A basic form of HIIT is Tabata. You can do this on your stationary trainer. Tabata is 20 seconds of 100% effort, followed by 10 seconds of rest. Repeat that 8 times. Try warming up with an easy spin for 15 minutes and then do 1 set of tabata (4 minutes) followed by 4 minutes easy spinning before repeating for 1 more set of tabata (4 minutes) and then cool down for 5 minutes. That's under 40 minutes for a workout. Do that for a couple of weeks and then decrease the rest between sets to 3 minutes, then 2 minutes after 4 weeks. After 4 weeks, introduce a 3rd set of tabata into the workout. That's a very simple way of introducing HIIT into your program that is specific for cycling, is easily progressed, is time efficient and will get you results. Don't do more than 2 high intensity sessions per week though, you must let your body recover properly. Do an easy spin outdoors for 45-60 minutes on the day between HIIT's to aid recovery.

Also, stay away from running (especially at a high intensity) or skipping until it doesn't cause knee pain. Reducing your weight will help with the load on the joints as well. When you do start jogging, do it on grass. Jog one length of a footy field, walk back, jog a length etc. If the knees don't hurt afterwards, then do more lengths next time. Keep it simple and progress within pain free ranges/quantities.

Good luck.
 
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ajay

^Once punched Jeff Kennett. Don't pick an e-fight
Sorry Ajay but that is just simply wrong. HIIT has been proven to be very efficient at improving many of the physiological markers required for endurance. The programming, exercise selection and work:rest ratio may be wrong if you aren't seeing the benefits. AMRAP's & EMOM's are just fancy acronyms for different forms of HIIT. They are all just a period of 'Work' with a period of 'Rest/Recovery' in between. Stick to the basics, and gradually increase your work portion in relation to your rest and you will get fitter.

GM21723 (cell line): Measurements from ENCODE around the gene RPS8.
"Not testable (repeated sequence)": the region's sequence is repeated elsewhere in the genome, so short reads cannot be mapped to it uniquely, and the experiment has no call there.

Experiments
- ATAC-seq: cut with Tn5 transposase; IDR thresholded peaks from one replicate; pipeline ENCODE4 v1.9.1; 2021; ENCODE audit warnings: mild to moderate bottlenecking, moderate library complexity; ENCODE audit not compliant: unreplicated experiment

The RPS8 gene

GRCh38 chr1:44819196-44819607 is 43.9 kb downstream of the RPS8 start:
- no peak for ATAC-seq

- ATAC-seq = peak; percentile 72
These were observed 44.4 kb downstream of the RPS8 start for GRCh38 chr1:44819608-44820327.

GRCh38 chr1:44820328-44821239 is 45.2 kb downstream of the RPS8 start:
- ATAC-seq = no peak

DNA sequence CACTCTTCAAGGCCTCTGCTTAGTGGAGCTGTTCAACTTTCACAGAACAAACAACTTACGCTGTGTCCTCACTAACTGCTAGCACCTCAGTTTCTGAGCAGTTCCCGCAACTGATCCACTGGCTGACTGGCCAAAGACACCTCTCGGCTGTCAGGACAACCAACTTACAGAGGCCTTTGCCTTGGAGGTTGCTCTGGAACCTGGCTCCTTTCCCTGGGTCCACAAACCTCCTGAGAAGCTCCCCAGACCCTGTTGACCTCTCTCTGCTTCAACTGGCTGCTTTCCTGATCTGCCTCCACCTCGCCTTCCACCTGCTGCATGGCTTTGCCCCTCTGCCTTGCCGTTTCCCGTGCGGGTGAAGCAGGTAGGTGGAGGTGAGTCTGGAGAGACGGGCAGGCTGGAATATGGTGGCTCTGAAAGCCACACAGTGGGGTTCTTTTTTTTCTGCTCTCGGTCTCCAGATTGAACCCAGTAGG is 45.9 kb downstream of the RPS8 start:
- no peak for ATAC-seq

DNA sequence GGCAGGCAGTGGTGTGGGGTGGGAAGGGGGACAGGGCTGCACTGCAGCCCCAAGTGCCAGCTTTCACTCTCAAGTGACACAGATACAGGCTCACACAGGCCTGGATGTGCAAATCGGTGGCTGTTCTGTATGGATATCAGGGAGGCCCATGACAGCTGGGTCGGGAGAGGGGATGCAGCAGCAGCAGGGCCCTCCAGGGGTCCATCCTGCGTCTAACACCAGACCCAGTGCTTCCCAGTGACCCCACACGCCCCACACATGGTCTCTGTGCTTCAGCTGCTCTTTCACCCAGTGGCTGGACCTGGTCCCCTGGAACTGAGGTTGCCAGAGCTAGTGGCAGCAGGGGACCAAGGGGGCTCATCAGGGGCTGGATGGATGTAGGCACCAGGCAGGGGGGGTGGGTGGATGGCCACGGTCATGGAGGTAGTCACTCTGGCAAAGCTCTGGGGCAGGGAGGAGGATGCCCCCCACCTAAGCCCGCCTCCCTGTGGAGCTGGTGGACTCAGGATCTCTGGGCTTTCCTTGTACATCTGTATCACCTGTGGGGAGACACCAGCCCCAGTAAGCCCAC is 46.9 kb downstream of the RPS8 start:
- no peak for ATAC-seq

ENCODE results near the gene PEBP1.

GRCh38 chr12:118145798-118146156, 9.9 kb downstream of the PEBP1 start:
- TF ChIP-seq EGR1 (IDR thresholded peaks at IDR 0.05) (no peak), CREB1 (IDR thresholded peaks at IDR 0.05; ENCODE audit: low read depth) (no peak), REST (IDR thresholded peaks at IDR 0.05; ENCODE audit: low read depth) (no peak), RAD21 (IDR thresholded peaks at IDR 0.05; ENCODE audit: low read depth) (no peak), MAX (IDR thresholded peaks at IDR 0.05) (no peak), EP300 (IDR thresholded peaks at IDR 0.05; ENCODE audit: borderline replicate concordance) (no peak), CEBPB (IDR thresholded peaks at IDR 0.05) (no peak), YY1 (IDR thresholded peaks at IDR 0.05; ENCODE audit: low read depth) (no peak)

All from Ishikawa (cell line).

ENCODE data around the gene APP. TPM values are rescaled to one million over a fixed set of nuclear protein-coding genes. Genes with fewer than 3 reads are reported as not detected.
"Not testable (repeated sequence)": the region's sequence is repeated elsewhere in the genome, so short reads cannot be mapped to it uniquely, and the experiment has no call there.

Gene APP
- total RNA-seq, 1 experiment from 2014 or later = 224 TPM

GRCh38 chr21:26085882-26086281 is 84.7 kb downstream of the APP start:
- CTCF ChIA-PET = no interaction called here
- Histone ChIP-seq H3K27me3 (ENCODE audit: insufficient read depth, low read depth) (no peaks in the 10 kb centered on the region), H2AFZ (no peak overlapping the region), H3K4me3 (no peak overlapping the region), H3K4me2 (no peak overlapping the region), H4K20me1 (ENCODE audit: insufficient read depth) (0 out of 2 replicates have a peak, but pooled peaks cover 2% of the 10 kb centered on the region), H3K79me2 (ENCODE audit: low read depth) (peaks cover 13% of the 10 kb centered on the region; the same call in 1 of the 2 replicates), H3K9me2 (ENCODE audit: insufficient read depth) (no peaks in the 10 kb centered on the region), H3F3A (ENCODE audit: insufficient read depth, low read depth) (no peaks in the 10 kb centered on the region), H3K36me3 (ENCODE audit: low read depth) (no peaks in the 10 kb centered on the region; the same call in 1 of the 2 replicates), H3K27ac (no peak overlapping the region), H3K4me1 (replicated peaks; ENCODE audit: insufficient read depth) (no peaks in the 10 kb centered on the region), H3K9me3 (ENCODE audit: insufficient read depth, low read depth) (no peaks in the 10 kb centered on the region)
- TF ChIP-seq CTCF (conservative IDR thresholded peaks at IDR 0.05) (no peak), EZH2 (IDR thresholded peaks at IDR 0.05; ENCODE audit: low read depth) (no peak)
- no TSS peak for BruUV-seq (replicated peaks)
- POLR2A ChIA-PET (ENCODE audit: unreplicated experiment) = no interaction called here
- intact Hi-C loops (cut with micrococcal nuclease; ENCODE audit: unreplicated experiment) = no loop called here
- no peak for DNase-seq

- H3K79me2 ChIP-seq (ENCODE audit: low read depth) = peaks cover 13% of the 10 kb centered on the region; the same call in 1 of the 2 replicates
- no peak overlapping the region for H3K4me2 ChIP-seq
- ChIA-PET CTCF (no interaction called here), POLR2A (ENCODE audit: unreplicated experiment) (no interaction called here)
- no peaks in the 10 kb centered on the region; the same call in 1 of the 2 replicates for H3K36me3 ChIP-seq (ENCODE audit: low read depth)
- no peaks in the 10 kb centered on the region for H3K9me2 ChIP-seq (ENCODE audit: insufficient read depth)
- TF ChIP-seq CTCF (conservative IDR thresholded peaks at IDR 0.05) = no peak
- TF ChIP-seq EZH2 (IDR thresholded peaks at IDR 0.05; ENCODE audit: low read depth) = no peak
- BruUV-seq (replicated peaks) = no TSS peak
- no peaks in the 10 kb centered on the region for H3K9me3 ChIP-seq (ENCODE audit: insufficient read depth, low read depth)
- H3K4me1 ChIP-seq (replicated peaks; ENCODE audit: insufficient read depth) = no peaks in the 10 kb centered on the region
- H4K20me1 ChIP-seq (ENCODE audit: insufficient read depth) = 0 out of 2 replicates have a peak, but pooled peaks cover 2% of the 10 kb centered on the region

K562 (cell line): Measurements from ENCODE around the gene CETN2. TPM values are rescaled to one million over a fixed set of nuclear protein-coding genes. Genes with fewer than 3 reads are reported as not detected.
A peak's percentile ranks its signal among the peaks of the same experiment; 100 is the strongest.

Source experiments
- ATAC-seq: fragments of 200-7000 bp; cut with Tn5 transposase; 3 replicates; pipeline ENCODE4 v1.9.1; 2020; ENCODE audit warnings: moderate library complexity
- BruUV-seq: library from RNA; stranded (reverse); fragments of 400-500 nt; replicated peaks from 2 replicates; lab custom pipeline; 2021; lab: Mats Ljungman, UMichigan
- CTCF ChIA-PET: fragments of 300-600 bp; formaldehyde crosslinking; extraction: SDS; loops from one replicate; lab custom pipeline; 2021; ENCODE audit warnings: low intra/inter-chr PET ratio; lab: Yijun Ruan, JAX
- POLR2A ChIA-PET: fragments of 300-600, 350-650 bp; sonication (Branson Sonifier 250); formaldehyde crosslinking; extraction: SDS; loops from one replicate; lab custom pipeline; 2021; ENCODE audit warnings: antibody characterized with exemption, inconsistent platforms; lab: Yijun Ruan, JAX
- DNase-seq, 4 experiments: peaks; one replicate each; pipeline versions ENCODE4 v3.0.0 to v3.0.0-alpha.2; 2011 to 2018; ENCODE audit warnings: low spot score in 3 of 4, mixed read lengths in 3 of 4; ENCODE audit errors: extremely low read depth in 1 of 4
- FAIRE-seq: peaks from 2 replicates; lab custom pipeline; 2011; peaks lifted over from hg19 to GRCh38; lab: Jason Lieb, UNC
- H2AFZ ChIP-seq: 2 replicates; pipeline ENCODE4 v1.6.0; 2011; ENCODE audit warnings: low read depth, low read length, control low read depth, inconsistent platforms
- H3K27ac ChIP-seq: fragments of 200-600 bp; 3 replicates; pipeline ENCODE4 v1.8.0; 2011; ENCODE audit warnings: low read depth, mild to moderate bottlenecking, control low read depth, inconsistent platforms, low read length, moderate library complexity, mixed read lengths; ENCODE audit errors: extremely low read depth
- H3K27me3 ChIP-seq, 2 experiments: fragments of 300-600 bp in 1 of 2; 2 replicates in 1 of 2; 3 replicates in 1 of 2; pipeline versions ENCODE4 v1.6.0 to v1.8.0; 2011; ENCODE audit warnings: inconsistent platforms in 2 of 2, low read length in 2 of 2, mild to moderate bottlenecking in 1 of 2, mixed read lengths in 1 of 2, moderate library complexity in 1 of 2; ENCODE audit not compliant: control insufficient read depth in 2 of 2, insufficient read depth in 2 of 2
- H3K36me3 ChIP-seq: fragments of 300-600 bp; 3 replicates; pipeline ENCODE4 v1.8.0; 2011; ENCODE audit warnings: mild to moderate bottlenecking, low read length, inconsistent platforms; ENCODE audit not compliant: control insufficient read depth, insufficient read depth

HIIT will improve VO2, maximise Excess Post-Exercise Oxygen Consumption (EPOC) causing increased calorie burning for 12-24hrs, maximally activate AMPK enzyme which increase mitochondrial size & quantity along with improving energy production (glucose uptake and fat burning) and concentric hypertrophy of the heart (increases the thickness of the heart muscle) which increases the stroke volume and the amount of oxygen that is transported to your muscles every beat. HIIT does all of this better than long slow rides.

So for the non-pros who are time crunched between cycling, family and work, there is a lot of value in HIIT during the week paired with some longer, lower intensity rides on the weekend.
Fair enough! Ill eat my words :) In terms of tabata though, I was referring more to the work outs he listed - kettle bell work etc. Im sure spinning through a Tabata workout would be great, but would it achieve the same results as using weights? I did CF for 2 years, with heaps of this stuff, but only really saw improvements in short explosive riding, with mild increases in long endurance riding - that improved the most when I simply rode more and for longer periods. My training at CF was mostly weight based, and tabata would usually be kettle bell work and skipping. (Occasionally pushups and other body weight stuff)...
 
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Nambra

Postmeridian
There was a Quantum program on the benefits of interval training just before Xmas. They had a lot of good things to say about it. I'd recommend watching it. I think I'll watch it again and will be putting some of it into practice.